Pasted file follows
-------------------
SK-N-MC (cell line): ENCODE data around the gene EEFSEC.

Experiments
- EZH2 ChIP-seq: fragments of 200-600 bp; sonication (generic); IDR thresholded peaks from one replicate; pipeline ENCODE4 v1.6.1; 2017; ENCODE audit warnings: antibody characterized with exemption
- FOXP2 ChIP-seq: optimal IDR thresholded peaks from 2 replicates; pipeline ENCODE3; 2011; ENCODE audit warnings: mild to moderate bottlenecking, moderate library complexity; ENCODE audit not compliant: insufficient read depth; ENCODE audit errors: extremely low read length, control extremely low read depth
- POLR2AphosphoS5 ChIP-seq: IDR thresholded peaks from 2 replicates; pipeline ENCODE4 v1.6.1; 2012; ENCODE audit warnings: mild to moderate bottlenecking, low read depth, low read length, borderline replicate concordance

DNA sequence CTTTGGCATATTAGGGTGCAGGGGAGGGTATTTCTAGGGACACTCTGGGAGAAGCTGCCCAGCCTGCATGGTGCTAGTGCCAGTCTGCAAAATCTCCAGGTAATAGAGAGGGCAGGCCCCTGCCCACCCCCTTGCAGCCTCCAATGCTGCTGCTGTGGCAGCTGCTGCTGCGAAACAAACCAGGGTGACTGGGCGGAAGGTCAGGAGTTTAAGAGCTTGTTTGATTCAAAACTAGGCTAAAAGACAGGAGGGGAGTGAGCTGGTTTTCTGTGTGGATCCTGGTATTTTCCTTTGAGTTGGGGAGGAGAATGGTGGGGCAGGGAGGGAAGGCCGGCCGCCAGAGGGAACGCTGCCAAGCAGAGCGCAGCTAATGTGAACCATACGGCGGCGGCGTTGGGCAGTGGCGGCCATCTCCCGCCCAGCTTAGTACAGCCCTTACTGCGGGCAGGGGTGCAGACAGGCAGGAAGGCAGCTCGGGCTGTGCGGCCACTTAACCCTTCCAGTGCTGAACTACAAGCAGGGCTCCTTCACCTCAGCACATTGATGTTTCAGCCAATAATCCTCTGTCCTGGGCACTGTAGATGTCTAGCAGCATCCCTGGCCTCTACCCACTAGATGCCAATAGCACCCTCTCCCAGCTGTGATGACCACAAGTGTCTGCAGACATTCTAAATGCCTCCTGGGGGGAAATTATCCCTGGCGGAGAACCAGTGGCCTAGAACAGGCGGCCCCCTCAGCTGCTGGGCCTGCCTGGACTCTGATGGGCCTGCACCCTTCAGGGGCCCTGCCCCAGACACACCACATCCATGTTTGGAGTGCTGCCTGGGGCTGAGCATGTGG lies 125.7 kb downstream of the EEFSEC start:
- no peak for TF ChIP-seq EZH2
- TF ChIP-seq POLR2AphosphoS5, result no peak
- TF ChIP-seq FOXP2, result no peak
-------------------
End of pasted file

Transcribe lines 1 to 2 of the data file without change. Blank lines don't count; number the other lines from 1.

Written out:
SK-N-MC (cell line): ENCODE data around the gene EEFSEC.

Experiments